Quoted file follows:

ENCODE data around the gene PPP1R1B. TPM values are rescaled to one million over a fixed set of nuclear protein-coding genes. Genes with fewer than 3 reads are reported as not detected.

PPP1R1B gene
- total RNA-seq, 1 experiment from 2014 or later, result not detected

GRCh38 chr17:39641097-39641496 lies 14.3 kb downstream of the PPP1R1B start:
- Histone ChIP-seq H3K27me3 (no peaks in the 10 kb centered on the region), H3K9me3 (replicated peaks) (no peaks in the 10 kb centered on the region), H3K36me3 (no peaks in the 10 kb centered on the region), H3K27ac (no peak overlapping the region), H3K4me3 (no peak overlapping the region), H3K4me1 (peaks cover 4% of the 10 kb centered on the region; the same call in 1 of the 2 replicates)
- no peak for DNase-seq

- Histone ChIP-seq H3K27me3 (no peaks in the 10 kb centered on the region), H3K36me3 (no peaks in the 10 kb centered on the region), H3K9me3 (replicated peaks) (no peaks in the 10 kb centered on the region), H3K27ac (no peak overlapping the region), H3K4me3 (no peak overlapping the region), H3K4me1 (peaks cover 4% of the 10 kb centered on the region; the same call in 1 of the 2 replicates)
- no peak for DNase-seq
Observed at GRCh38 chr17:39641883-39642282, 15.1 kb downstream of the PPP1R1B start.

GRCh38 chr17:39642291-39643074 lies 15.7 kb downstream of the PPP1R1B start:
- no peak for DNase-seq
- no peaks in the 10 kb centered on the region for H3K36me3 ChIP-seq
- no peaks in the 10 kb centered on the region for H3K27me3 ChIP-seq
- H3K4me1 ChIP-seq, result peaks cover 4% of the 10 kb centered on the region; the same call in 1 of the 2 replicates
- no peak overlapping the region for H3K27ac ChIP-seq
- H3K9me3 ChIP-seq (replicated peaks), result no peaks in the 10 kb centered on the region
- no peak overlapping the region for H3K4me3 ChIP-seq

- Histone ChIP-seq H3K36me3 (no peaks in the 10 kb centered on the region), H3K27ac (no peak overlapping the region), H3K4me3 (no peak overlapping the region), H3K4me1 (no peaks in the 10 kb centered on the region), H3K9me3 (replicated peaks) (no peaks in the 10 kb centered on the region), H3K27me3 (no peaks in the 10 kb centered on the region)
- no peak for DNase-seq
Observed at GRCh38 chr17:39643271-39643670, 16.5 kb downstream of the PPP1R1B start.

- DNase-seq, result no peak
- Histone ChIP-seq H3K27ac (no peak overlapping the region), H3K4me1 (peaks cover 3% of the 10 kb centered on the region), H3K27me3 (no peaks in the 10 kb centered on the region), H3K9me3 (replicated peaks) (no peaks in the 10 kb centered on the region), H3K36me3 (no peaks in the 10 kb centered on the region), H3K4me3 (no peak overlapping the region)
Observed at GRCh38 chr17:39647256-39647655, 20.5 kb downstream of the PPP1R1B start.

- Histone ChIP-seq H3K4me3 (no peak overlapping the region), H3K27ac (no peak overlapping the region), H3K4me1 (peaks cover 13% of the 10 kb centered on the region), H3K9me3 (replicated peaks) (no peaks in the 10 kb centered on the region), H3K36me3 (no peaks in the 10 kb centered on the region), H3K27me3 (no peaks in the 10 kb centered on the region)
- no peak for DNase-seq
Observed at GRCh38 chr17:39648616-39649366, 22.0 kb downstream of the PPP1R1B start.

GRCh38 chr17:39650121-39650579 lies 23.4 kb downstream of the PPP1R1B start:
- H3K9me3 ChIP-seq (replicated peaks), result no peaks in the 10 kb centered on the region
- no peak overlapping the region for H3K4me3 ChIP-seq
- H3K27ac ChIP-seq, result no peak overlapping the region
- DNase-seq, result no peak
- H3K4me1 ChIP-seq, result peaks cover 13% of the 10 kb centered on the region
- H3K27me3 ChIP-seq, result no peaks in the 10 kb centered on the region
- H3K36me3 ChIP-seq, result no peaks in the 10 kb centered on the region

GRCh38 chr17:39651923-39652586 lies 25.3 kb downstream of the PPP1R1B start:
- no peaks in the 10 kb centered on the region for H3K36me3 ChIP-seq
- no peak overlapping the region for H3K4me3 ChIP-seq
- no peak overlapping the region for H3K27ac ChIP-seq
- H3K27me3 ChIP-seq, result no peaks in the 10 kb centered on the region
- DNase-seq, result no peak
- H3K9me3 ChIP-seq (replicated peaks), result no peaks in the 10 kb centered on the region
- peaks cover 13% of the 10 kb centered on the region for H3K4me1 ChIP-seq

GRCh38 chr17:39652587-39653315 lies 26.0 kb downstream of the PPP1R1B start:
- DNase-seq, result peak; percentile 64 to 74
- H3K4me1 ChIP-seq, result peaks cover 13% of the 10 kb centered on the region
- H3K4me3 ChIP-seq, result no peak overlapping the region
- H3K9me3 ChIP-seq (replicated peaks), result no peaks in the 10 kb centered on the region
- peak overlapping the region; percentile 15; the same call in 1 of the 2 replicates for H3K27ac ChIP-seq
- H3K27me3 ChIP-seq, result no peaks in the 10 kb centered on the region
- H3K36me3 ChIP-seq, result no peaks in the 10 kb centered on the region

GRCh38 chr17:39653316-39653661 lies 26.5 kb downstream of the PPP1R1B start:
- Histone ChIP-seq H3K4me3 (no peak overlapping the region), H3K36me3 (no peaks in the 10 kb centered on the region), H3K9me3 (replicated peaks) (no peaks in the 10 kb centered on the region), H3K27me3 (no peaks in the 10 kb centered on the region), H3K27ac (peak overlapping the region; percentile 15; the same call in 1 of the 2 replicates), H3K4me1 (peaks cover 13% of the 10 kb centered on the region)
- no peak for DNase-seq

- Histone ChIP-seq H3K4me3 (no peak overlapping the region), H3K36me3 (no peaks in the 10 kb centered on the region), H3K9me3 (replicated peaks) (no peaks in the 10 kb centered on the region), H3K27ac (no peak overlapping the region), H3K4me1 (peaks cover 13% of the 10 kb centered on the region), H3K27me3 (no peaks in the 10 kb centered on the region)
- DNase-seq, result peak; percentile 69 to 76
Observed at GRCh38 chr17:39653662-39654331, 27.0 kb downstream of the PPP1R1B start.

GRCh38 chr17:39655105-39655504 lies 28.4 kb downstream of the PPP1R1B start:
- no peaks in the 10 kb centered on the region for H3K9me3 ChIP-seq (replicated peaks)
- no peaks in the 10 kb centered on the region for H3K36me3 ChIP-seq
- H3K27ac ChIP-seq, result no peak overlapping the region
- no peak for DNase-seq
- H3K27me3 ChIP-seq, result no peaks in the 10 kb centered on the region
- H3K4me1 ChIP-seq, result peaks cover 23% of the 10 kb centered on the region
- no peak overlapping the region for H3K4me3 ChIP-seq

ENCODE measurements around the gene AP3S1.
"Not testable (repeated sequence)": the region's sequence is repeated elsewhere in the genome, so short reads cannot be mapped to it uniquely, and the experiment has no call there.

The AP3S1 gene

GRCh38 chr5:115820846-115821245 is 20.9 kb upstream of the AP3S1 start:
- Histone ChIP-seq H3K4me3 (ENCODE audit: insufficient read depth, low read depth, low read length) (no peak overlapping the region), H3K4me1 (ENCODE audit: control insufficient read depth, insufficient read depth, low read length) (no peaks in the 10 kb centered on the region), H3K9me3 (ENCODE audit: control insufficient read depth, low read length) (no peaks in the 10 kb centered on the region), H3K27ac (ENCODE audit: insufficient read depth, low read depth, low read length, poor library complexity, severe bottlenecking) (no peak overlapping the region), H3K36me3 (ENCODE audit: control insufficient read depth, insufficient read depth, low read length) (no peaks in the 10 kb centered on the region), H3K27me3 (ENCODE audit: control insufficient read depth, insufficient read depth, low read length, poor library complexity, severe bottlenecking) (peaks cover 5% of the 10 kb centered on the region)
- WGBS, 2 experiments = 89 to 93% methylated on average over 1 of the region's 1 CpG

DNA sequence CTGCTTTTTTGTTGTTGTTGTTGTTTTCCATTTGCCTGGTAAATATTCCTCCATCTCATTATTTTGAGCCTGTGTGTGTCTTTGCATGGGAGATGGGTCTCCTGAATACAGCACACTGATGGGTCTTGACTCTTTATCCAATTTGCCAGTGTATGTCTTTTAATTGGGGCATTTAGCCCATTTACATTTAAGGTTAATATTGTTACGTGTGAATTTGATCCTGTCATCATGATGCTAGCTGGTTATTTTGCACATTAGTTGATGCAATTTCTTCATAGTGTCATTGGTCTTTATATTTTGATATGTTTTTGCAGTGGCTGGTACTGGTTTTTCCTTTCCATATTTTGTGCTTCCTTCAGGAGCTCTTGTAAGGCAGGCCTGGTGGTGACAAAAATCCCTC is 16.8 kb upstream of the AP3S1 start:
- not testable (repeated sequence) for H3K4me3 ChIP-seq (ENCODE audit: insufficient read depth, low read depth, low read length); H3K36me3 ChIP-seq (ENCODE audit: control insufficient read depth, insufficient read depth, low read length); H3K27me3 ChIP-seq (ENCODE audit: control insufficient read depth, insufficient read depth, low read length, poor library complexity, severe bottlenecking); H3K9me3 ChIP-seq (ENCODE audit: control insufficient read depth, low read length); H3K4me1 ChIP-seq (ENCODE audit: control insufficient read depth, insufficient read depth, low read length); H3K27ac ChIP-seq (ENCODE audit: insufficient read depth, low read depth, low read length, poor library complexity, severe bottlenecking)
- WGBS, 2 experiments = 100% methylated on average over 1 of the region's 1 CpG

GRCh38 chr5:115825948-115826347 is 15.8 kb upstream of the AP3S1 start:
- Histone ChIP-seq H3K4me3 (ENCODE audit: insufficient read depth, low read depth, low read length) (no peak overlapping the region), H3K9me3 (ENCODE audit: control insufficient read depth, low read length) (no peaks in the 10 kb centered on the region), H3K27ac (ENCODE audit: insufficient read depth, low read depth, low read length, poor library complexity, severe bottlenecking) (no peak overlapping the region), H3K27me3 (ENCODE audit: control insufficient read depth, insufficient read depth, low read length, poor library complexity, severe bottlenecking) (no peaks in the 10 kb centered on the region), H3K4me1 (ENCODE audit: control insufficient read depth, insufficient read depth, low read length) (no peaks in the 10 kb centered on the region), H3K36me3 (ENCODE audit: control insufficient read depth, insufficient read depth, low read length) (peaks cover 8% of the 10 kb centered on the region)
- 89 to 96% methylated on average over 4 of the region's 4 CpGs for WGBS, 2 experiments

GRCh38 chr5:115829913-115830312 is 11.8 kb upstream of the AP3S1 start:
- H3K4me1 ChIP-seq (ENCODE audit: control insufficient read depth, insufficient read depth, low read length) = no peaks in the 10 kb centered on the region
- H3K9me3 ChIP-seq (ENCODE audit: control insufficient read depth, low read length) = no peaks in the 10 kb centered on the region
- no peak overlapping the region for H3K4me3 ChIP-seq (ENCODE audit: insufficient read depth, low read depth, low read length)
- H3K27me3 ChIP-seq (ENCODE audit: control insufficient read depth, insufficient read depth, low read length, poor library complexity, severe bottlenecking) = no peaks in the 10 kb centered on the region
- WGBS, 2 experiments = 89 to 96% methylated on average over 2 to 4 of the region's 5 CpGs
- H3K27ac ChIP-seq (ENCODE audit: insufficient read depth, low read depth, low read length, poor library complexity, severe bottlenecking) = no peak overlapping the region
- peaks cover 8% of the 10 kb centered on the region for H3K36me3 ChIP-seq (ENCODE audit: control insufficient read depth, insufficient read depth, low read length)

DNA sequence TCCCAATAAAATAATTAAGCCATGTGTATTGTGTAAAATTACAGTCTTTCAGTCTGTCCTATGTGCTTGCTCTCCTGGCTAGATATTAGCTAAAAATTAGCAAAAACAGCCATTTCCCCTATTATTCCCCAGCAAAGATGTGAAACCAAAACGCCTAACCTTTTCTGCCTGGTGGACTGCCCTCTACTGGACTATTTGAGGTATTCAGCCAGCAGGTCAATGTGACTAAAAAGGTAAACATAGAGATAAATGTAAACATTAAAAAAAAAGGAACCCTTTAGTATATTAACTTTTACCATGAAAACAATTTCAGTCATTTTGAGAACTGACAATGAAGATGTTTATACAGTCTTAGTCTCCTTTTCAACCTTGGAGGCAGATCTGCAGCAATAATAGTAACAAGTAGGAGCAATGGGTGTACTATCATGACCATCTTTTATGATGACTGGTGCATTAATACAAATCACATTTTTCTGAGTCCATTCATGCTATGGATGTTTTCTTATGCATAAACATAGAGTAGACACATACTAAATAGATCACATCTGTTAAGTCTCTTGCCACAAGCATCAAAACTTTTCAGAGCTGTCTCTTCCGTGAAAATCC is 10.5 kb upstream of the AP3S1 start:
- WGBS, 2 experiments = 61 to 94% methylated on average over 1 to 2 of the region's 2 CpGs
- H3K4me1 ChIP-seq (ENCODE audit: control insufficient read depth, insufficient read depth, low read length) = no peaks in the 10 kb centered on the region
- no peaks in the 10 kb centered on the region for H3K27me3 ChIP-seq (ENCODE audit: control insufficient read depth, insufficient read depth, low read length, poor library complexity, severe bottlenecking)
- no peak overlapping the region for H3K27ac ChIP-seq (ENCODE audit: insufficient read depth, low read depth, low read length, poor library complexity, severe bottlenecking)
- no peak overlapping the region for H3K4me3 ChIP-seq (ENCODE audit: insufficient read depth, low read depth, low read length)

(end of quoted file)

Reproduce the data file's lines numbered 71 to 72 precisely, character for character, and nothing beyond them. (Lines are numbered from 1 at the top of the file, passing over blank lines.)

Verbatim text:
DNA sequence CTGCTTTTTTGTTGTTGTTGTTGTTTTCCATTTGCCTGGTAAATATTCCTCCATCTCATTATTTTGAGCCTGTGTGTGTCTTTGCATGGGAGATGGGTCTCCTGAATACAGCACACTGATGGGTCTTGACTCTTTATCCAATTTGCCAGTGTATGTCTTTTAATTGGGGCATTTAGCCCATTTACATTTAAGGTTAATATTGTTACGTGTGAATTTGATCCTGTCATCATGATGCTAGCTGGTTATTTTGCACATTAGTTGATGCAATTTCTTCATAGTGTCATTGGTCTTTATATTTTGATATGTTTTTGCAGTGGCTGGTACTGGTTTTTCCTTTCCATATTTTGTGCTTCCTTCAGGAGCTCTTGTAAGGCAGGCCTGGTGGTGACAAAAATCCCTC is 16.8 kb upstream of the AP3S1 start:
- not testable (repeated sequence) for H3K4me3 ChIP-seq (ENCODE audit: insufficient read depth, low read depth, low read length); H3K36me3 ChIP-seq (ENCODE audit: control insufficient read depth, insufficient read depth, low read length); H3K27me3 ChIP-seq (ENCODE audit: control insufficient read depth, insufficient read depth, low read length, poor library complexity, severe bottlenecking); H3K9me3 ChIP-seq (ENCODE audit: control insufficient read depth, low read length); H3K4me1 ChIP-seq (ENCODE audit: control insufficient read depth, insufficient read depth, low read length); H3K27ac ChIP-seq (ENCODE audit: insufficient read depth, low read depth, low read length, poor library complexity, severe bottlenecking)